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NHS planned surgery waits rise by a quarter in a year

IHPN urges government to use all available capacity in the healthcare system

The number of NHS patients waiting more than 18 weeks for surgery such as hip and knee replacements has risen by almost a quarter in just one year.

The statistics show more than 672,000 patients are now waiting over 18 weeks for treatment, a rise of 122,000 in just 12 months.

Next year will mark the fourth anniversary of the NHS’ 18 week referral to treatment target for planned care last being met.

The Independent Healthcare Providers Network (IHPN) said it is therefore vital that whichever party forms a new government in December, improving patients’ access to care is made a top priority.

It said key to cutting NHS waiting times will be ensuring that all available capacity in the healthcare system, including in independent providers, is used to ensure patients can access the fastest possible care.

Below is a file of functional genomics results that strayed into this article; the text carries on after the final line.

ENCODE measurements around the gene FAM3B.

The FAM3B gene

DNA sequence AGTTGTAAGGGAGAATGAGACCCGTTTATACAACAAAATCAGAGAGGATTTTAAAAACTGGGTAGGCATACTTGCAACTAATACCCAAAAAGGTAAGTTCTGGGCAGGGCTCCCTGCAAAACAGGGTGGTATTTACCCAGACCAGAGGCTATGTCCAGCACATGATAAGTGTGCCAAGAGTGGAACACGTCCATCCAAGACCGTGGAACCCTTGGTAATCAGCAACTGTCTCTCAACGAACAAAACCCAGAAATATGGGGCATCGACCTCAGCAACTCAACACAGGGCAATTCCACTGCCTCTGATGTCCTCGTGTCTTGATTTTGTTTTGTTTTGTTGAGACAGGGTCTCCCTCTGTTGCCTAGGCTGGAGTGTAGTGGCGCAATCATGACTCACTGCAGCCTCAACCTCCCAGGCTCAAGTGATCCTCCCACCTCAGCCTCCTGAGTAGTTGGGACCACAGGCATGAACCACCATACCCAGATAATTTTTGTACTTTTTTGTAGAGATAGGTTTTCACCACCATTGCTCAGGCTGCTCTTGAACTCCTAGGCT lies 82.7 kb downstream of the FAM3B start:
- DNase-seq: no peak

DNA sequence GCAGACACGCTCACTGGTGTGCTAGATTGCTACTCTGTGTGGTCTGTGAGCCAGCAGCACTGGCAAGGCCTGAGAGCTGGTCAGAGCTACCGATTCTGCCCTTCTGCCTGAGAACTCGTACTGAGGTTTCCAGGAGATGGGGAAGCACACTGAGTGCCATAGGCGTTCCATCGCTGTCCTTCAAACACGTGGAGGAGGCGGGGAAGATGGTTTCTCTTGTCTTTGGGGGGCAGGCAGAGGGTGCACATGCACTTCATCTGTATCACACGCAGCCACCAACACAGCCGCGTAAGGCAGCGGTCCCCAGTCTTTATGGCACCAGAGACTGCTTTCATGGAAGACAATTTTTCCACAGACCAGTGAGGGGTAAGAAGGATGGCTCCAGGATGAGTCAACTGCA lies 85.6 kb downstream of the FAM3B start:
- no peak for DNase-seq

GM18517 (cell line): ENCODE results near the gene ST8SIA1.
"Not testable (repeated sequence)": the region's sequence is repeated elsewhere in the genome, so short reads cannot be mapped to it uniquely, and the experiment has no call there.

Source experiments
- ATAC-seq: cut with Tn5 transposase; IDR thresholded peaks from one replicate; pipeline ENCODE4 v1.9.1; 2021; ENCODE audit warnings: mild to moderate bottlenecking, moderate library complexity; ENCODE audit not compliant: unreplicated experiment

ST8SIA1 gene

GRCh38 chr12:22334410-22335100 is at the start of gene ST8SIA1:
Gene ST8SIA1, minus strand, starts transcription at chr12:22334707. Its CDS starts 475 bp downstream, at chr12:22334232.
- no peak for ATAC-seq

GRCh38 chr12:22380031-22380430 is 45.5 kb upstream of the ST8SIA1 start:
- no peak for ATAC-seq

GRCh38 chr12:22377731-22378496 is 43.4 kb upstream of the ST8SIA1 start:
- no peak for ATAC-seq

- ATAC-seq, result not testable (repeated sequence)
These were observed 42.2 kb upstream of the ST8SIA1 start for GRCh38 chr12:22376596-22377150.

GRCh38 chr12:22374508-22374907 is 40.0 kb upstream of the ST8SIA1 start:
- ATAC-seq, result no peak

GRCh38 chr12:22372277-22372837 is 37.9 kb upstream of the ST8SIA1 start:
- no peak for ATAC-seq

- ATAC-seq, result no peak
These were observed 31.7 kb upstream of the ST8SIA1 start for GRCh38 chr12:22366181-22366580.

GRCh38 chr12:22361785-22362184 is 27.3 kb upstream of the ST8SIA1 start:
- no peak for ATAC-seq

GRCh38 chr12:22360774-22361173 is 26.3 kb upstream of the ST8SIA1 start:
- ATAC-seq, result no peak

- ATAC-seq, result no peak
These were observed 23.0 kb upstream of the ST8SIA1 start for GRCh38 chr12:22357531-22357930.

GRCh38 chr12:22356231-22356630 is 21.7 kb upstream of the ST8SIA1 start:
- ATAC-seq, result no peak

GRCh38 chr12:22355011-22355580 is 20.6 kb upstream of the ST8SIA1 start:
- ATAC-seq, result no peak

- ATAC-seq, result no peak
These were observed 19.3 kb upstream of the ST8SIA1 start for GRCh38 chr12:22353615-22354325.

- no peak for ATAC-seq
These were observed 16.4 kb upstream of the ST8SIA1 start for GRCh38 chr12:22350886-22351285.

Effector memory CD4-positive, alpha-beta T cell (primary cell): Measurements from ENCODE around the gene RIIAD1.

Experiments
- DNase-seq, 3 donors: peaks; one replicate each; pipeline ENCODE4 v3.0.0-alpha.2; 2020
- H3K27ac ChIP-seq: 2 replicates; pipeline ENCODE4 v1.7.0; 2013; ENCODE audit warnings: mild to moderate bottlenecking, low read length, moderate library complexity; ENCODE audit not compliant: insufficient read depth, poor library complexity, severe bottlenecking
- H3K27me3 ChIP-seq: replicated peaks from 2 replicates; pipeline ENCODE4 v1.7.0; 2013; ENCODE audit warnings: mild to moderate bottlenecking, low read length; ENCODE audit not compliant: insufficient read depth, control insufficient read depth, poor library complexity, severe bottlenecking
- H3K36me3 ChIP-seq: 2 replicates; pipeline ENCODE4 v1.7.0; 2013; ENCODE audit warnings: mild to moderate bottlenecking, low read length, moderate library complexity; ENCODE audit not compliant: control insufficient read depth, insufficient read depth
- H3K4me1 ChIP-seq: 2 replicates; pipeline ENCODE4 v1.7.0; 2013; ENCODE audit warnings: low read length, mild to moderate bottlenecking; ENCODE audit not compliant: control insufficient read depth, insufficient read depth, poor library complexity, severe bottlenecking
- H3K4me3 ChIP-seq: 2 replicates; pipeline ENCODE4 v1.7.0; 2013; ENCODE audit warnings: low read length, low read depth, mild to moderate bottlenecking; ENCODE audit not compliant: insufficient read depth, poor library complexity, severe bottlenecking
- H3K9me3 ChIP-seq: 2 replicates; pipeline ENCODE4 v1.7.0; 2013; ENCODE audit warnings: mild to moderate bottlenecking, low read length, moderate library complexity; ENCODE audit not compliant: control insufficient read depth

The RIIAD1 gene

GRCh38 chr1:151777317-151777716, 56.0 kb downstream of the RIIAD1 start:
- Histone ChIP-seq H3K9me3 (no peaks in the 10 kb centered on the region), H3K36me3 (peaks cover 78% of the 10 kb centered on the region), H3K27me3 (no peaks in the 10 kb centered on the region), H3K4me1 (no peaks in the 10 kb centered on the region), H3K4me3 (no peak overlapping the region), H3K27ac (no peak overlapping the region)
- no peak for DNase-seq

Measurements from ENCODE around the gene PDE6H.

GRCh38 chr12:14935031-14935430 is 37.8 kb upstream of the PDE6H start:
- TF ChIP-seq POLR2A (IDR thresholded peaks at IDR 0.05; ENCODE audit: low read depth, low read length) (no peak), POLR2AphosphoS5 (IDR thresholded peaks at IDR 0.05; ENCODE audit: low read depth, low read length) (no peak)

It argued that the “misplaced politics of privatisation” must not reduce the ability for independent providers to support the NHS in delivering vital patient care.

Analysis from the network suggests that if existing annual NHS contracts with independent private hospitals were terminated it would have a significant impact on patient care, with waiting times increasing by over 50% after 12 months.

David Hare, chief executive of the IHPN, said: “With NHS waiting times at a record high it is vital that the next government prioritises cutting waiting times for patients and takes urgent action to ensure the 18-week target can be met once again. But this simply cannot be done without making use of the significant capacity available in the independent sector – cutting this vital supply off would simply lead to patients facing even greater waits for care and require in excess of 40 extra hospitals to be built just to stand still.”